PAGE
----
Workplaces that are perceived to have a change-quality, technology-driven culture and are characterized by support for creativity, open communications, effective knowledge management and the core values of respect and integrity have strong effects on talent attraction and retention and are also highly conducive to the development of high- commitment and motivating work systems (Kontoghiorghes, 2015). These characteristics are often associated with a trend in workplace design called high-performance work systems. The focus on contemporary work designs in debt-choked post-2008 economies can, however, easily distract us from more persistent trends and features of the workplace: work intensification, heightened managerial control and consequential work-related stress. The way work is organized in the workplace is, therefore, inseparable from the study of the management of the people doing the work. The way work is organized is a critical internal contingency affecting both micro and strategic human resource management (HRM). Management is the architect of job and work design, and different strategies have created a myriad of contrasting types of jobs and work systems. For example, there are jobs that provide employees with no variation in the tasks performed, their work activities being closely supervised.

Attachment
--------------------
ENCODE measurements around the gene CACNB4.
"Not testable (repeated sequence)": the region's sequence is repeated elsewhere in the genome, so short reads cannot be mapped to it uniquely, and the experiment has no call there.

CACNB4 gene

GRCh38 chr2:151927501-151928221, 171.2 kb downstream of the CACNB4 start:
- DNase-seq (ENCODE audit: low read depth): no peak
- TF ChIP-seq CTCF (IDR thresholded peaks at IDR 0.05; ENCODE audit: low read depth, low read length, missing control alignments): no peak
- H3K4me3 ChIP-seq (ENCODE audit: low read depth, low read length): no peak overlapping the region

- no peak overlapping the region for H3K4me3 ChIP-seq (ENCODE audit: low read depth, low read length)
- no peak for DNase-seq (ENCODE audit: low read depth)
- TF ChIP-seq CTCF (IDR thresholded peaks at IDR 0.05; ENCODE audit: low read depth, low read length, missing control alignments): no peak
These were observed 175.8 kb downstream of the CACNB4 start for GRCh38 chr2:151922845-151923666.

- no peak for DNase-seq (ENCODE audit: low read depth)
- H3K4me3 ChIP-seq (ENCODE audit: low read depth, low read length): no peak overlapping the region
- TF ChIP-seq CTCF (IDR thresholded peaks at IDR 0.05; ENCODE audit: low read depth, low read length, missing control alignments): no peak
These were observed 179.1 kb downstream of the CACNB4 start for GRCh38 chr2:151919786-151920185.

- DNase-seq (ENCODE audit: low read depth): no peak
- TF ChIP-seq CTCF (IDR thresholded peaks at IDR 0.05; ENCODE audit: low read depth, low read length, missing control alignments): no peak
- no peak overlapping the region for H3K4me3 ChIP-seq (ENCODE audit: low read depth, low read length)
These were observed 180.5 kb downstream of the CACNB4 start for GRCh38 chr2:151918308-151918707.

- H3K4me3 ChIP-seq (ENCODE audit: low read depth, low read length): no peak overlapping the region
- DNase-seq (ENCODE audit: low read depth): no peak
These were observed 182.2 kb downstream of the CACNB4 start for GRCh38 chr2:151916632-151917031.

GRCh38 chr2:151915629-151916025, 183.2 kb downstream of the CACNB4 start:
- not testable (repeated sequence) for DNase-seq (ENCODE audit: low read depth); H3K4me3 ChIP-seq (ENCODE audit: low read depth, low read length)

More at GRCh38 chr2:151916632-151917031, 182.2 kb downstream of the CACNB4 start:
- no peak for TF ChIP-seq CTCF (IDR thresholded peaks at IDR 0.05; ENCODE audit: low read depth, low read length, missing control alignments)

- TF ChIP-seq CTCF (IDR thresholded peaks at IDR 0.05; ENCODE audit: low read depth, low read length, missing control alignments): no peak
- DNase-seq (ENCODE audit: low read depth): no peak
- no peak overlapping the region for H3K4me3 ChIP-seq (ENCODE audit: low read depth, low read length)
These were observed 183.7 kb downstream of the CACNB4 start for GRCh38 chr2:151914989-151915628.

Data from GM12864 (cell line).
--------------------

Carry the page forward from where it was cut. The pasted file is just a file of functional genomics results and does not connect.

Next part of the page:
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- HRM and High-Performance Workplaces
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